It also imposes obligations on service providers, such as crypto-asset exchanges and custodians, to ensure the integrity of the market and protect consumers. Consumers would be better informed about risks, costs, and charges. In addition, the new legal framework will support market integrity and financial stability by regulating public offers of crypto-assets.

Under the MiCA regulation, issuers and service providers will need to obtain authorization from their national regulator before operating in the EU. The regulation also imposes specific requirements on stablecoins, such as the obligation to hold reserves in a safe and liquid asset and to provide regular disclosures to investors.

Regulatory sandbox

The European Commission's European Blockchain Regulatory Sandbox (the "Sandbox") was launched in February 2023 with the aim of establishing a pan-European framework for regulatory dialogue between blockchain innovators and regulators, in a confidential environment, to increase legal certainty around the use of Blockchain technologies.

It aims to foster dialogue and cooperation between national and EU-level regulators and supervising authorities with companies and public entities via a validated proof of concept thereby removing regulatory and legal uncertainties for use cases based on fully and partially decentralized solutions.

Over three years, until 2026, three cohorts of twenty blockchain/DLT use-cases will be selected and matched with relevant national and EU regulators. The European Commission selected Bird & Bird LLP and its consulting arm OXYGY supported by blockchain experts of WBNoDE to provide legal advice, facilitate dialogue with regulators, and develop best practices.

If you wish to learn more about the Sandbox, please visit the project website:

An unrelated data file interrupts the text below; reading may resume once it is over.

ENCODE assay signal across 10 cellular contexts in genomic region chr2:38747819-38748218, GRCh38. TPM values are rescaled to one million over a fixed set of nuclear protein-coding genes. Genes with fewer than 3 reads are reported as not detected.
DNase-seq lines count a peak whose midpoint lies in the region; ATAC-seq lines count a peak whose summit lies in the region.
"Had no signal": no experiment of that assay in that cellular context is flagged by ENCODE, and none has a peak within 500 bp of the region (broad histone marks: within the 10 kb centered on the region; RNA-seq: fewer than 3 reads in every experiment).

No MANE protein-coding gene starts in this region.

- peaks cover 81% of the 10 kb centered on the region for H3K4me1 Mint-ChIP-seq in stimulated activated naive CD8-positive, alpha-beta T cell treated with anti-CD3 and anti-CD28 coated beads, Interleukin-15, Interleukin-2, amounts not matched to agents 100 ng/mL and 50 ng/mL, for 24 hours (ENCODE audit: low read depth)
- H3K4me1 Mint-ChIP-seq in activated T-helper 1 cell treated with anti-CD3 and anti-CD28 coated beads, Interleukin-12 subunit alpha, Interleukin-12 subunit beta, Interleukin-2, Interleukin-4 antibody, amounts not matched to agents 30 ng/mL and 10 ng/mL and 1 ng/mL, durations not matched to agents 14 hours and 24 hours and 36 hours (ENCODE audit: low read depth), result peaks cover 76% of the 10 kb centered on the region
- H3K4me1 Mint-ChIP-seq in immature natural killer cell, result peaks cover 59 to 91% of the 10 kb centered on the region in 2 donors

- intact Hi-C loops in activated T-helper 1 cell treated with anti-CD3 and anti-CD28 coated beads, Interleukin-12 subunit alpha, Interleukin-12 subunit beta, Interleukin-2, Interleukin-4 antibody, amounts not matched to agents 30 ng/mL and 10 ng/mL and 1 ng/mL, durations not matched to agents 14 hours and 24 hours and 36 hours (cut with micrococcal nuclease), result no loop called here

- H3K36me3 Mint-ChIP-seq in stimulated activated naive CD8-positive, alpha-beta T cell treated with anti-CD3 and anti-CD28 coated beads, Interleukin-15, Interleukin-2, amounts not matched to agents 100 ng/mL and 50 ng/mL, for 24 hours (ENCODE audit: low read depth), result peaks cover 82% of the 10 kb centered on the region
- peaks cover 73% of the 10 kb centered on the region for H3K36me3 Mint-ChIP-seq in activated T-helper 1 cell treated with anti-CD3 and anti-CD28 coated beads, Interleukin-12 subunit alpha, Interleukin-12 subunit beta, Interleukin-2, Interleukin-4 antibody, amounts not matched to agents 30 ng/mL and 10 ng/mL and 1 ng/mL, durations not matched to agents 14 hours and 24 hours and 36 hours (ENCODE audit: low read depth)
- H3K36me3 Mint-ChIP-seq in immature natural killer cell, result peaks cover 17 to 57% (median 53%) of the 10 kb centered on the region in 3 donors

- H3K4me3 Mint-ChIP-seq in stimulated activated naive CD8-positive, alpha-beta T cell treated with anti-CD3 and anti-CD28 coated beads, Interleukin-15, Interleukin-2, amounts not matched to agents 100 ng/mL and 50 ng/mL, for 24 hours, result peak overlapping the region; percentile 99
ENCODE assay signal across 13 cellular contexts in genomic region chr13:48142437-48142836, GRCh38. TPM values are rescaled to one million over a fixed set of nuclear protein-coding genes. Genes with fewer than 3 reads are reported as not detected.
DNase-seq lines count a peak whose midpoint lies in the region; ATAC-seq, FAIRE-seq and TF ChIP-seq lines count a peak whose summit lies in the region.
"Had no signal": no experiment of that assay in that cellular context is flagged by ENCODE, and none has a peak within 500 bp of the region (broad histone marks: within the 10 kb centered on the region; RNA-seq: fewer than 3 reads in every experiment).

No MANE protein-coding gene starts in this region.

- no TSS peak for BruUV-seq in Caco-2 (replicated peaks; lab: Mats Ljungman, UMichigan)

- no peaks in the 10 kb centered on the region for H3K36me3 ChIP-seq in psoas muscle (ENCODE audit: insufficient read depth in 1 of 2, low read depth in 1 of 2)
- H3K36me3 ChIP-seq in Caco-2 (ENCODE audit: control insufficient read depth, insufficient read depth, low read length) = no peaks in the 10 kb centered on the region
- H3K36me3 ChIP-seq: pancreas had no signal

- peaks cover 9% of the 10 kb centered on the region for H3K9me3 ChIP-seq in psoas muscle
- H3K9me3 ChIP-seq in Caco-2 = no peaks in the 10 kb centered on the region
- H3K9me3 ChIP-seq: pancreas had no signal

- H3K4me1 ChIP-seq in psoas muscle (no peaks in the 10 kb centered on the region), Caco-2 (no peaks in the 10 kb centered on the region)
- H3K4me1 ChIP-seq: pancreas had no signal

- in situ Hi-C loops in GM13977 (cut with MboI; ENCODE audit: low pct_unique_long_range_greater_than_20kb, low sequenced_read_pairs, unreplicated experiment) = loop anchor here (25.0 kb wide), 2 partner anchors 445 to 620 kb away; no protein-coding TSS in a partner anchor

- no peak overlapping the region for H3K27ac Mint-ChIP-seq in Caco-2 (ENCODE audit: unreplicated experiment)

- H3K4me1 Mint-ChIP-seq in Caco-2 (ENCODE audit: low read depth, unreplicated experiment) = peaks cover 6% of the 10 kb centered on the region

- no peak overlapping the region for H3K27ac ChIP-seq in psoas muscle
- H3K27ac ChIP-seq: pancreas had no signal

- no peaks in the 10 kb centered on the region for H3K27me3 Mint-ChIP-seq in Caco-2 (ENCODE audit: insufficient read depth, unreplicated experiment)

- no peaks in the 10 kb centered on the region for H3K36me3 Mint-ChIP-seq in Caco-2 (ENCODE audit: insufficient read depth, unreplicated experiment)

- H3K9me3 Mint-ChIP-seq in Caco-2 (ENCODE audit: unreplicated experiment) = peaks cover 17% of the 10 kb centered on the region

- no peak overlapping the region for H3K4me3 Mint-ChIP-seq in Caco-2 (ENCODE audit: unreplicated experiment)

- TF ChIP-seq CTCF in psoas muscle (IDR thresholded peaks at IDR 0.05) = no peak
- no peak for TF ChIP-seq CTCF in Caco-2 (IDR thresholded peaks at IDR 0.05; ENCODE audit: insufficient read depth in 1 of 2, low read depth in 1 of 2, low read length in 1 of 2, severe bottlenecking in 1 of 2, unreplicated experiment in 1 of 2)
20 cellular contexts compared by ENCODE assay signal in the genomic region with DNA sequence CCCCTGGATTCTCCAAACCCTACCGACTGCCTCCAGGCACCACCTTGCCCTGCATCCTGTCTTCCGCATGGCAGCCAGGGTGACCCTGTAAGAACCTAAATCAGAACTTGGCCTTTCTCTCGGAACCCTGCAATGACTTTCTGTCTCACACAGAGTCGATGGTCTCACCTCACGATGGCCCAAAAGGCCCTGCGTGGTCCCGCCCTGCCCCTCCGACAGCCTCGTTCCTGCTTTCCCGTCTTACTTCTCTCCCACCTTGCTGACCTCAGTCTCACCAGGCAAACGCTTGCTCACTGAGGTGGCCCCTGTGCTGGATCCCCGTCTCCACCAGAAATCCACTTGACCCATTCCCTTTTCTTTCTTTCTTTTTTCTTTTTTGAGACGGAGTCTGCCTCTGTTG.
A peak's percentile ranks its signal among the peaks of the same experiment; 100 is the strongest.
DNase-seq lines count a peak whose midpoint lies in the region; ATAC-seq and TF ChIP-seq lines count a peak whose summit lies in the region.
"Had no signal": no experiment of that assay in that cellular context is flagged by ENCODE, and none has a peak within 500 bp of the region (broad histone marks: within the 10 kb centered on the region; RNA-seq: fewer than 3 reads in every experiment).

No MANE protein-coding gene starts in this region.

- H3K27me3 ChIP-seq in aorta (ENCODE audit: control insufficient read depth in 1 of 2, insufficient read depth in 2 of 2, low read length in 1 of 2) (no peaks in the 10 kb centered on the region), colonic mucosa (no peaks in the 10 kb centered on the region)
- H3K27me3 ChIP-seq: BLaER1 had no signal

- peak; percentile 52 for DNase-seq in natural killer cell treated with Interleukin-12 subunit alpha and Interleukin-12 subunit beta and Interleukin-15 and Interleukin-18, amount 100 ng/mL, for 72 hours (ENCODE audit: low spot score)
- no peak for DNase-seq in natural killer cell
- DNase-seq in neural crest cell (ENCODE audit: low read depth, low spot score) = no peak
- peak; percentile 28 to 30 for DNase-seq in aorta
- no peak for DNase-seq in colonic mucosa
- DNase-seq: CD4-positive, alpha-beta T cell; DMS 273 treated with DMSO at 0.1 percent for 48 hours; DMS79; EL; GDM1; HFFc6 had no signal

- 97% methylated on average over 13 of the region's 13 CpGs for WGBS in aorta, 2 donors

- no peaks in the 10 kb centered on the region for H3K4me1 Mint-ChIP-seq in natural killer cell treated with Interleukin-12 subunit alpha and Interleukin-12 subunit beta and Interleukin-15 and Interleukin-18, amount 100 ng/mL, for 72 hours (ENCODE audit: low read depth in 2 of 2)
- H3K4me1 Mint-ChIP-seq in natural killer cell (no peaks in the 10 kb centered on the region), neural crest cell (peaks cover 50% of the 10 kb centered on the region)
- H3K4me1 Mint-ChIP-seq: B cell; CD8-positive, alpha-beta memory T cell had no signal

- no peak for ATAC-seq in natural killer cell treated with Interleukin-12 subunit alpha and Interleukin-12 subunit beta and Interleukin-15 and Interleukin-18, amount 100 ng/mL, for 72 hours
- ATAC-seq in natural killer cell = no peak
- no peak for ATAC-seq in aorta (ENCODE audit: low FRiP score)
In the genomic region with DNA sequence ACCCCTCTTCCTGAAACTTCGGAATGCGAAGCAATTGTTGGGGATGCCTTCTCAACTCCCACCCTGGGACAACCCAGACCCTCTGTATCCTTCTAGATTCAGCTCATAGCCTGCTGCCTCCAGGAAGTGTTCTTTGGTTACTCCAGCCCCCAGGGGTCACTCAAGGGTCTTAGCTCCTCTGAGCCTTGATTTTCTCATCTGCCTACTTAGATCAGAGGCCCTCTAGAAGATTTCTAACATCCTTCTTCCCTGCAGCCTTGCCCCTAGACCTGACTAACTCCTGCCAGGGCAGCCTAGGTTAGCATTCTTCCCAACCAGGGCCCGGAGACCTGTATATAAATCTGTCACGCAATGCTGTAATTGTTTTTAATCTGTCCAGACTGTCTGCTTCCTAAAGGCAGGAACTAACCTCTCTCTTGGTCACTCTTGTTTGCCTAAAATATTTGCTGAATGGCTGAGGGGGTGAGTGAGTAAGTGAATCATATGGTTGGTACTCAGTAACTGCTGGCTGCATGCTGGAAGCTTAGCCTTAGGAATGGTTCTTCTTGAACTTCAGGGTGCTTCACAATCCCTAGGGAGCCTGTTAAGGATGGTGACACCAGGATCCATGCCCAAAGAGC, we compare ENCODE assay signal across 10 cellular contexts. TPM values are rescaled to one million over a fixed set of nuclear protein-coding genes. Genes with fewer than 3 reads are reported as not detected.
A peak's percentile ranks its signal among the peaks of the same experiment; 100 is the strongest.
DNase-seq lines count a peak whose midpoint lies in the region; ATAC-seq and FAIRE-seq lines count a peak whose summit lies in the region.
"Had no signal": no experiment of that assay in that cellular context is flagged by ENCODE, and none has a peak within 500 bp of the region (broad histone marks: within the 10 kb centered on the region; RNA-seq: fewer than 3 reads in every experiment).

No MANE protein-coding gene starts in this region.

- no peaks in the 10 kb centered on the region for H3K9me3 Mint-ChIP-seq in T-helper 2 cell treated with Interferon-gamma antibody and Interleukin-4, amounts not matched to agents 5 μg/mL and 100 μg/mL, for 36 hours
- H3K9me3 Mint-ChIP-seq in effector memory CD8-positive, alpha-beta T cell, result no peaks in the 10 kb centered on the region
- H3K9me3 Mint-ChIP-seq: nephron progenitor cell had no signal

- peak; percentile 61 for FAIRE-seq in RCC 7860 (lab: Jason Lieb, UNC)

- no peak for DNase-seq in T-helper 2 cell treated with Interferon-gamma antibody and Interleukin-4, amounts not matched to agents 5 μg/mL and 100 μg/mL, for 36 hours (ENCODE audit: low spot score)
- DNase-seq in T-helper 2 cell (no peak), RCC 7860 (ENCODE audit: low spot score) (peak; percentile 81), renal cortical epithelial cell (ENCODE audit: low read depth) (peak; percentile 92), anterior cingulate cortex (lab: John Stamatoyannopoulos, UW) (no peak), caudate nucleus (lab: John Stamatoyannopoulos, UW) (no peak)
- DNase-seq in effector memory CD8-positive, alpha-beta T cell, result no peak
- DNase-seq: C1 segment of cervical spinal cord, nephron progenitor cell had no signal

What this means for clients in Sweden

For clients operating in Sweden, the introduction of MiCA is likely to have a significant impact. Companies that provide cryptocurrency exchange or custodial wallet services will need to obtain authorization from the FSA to continue operating. This will involve demonstrating compliance with AML and CTF regulations, as well as the new requirements introduced by MiCA.

Companies that issue cryptocurrencies will also need to comply with new disclosure requirements and will need to provide whitepapers that meet the standards set out in MiCA and to carefully consider how they can comply with these new regulations, while still providing innovative and competitive services to their customers.

US law and regulation on blockchain and cryptocurrencies

Regulatory bodies

Blockchain and cryptocurrency regulation in the United States is the domain of a myriad of regulatory agencies which each address a particular aspect of the sector.

(1) The Securities and Exchange Commission (the "SEC") oversees and enforces the federal regulation of securities, securities exchanges, other securities' market participants e.g., brokers and dealers, and the extended regulatory environment related to these. The SEC's role in the cryptocurrency and NFT market is evolving as more and more frequently the issuances from some of these projects are classified as securities.

(2) The Commodity Futures Trading Commission (the "CFTC") oversees derivatives markets including but not limited to market participants, exchanges on which derivatives contracts are traded, clearing houses and dealers and intermediaries. With respect to cryptocurrencies and NFTs the commission oversees derivative instruments and also has oversight over certain commodities transactions.